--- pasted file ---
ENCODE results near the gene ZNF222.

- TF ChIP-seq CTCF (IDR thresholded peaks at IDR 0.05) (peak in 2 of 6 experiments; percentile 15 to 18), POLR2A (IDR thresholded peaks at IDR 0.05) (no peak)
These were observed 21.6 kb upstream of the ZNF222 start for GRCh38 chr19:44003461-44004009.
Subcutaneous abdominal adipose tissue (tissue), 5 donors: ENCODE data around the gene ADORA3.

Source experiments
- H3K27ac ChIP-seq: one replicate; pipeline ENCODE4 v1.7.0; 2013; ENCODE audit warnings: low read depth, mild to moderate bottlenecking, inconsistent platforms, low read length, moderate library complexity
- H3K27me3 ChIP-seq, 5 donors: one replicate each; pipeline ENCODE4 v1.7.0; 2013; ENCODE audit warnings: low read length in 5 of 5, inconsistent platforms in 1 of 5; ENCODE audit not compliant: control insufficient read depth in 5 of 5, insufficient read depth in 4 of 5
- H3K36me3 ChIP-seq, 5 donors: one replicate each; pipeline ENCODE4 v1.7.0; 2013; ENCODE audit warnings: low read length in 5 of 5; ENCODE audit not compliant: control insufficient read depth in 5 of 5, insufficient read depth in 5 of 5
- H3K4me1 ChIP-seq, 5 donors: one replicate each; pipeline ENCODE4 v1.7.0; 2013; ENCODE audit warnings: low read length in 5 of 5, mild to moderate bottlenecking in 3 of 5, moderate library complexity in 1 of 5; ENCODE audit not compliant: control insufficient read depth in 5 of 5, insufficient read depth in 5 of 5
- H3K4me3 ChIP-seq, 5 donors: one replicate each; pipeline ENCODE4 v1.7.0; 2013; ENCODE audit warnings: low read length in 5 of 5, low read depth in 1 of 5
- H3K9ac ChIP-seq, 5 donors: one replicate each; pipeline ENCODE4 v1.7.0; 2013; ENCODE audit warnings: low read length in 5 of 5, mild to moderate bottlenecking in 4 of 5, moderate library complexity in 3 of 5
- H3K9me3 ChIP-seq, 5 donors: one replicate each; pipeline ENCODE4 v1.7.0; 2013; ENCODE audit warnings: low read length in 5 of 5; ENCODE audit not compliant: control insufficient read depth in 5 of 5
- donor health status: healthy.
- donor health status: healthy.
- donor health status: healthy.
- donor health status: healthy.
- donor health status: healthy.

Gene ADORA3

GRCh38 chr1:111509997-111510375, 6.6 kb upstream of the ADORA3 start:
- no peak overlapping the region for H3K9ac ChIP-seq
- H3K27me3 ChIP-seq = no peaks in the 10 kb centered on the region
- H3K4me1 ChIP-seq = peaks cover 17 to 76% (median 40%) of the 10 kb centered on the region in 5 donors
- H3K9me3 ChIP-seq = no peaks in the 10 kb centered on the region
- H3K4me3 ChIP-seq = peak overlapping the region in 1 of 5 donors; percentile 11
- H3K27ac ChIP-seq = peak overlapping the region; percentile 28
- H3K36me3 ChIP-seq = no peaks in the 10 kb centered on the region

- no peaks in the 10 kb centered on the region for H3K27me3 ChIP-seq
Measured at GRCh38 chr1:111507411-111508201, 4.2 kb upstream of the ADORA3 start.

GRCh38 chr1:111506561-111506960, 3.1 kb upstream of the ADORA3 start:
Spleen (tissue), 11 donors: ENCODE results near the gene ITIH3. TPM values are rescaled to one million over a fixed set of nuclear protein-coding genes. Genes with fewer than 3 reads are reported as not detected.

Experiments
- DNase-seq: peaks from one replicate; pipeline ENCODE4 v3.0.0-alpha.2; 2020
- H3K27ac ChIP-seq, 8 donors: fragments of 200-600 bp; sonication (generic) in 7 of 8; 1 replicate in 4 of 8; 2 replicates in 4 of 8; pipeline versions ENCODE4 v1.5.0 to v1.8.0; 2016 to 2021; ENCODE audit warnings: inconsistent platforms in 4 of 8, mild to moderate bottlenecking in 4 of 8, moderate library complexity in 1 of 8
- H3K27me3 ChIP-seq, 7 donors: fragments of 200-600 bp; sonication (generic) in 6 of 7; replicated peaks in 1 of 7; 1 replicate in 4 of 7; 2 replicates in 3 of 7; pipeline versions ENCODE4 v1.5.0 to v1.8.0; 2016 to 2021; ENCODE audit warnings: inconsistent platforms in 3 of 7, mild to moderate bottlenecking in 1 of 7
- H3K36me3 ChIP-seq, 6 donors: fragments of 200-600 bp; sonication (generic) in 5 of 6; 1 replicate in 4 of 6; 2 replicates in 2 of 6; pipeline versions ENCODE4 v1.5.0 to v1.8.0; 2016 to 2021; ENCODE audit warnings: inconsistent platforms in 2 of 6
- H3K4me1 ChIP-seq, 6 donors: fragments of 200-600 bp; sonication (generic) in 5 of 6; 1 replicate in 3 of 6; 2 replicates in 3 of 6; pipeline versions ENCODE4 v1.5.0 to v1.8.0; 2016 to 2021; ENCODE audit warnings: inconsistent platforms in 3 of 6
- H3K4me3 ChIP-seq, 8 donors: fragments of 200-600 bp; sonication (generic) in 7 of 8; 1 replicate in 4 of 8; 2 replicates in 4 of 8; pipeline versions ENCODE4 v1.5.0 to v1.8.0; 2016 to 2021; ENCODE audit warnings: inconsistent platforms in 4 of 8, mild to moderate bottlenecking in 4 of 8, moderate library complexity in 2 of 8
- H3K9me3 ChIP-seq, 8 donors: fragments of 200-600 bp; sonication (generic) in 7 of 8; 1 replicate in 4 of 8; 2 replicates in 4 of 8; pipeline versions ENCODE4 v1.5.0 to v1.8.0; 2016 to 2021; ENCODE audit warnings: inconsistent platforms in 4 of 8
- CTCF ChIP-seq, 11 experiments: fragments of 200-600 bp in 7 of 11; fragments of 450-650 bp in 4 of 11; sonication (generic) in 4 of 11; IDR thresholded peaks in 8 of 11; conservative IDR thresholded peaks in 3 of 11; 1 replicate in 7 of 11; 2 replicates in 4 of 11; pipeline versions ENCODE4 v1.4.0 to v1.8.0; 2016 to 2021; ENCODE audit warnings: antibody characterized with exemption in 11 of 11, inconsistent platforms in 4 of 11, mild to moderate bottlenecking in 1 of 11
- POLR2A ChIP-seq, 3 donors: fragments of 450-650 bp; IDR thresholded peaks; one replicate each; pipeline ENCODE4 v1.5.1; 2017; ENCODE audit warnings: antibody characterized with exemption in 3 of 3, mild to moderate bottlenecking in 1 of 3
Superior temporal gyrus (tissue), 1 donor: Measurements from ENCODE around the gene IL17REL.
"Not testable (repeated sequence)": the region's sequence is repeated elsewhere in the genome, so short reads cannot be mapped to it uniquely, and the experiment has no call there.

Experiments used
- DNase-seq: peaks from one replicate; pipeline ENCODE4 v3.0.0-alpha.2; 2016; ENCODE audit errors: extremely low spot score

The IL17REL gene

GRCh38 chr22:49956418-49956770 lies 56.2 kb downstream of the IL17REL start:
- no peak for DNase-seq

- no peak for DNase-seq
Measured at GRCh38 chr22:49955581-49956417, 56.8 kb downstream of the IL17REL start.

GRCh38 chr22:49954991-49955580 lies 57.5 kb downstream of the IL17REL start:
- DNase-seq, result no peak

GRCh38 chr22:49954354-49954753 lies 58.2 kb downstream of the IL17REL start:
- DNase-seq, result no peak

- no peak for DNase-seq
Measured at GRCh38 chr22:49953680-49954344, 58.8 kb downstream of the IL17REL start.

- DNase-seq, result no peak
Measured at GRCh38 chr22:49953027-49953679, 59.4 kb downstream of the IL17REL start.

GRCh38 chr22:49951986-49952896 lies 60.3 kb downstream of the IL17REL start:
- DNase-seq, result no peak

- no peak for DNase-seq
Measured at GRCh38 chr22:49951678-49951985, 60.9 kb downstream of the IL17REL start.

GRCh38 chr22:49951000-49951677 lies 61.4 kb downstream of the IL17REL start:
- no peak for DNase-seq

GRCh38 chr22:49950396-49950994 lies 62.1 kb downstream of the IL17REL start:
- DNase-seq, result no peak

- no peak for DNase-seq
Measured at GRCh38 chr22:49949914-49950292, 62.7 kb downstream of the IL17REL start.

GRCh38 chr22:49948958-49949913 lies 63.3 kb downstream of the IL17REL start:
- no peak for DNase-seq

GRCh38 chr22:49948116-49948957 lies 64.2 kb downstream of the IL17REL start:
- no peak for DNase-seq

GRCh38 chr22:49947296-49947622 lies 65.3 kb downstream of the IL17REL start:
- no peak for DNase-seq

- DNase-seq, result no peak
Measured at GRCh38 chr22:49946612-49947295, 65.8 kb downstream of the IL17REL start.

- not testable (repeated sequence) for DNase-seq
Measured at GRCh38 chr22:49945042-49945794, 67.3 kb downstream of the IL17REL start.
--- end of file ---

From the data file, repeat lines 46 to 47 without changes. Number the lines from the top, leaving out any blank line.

GRCh38 chr22:49956418-49956770 lies 56.2 kb downstream of the IL17REL start:
- no peak for DNase-seq